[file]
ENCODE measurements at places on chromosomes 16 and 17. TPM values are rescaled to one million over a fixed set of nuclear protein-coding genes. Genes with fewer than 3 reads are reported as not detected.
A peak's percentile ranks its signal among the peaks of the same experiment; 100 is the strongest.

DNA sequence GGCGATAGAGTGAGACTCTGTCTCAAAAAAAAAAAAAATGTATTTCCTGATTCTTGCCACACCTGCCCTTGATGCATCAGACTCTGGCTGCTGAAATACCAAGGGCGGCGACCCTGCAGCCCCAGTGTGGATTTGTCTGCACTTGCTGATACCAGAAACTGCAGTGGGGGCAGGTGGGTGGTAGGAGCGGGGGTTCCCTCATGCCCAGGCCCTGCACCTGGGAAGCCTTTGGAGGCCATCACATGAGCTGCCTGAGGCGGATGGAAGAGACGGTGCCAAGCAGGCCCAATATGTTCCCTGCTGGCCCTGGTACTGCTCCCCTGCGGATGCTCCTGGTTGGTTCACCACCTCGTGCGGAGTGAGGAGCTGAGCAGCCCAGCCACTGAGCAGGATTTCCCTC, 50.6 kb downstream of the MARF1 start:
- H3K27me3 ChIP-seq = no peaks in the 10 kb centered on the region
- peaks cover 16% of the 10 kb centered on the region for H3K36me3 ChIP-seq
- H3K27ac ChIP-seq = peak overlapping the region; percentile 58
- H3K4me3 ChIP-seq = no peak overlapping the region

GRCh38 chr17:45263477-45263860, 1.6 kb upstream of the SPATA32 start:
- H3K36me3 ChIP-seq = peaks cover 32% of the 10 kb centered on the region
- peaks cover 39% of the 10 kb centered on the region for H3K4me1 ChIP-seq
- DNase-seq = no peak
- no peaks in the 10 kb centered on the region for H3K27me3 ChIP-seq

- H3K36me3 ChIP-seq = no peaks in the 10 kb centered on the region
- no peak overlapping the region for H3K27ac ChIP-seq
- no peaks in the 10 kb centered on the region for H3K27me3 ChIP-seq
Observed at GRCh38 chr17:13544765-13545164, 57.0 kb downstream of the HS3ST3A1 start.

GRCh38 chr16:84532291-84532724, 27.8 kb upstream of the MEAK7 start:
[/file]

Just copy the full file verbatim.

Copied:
ENCODE measurements at places on chromosomes 16 and 17. TPM values are rescaled to one million over a fixed set of nuclear protein-coding genes. Genes with fewer than 3 reads are reported as not detected.
A peak's percentile ranks its signal among the peaks of the same experiment; 100 is the strongest.

DNA sequence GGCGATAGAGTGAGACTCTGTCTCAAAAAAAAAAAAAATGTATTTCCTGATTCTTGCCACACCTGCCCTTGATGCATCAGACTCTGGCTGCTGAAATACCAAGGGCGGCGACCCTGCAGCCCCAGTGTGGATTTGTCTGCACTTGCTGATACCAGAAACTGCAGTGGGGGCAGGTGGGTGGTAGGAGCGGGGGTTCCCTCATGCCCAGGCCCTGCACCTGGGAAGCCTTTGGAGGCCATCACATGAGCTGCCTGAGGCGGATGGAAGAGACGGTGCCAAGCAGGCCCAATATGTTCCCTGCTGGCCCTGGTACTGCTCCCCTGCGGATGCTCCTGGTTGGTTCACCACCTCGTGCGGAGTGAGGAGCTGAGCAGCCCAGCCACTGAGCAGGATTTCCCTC, 50.6 kb downstream of the MARF1 start:
- H3K27me3 ChIP-seq = no peaks in the 10 kb centered on the region
- peaks cover 16% of the 10 kb centered on the region for H3K36me3 ChIP-seq
- H3K27ac ChIP-seq = peak overlapping the region; percentile 58
- H3K4me3 ChIP-seq = no peak overlapping the region

GRCh38 chr17:45263477-45263860, 1.6 kb upstream of the SPATA32 start:
- H3K36me3 ChIP-seq = peaks cover 32% of the 10 kb centered on the region
- peaks cover 39% of the 10 kb centered on the region for H3K4me1 ChIP-seq
- DNase-seq = no peak
- no peaks in the 10 kb centered on the region for H3K27me3 ChIP-seq

- H3K36me3 ChIP-seq = no peaks in the 10 kb centered on the region
- no peak overlapping the region for H3K27ac ChIP-seq
- no peaks in the 10 kb centered on the region for H3K27me3 ChIP-seq
Observed at GRCh38 chr17:13544765-13545164, 57.0 kb downstream of the HS3ST3A1 start.

GRCh38 chr16:84532291-84532724, 27.8 kb upstream of the MEAK7 start: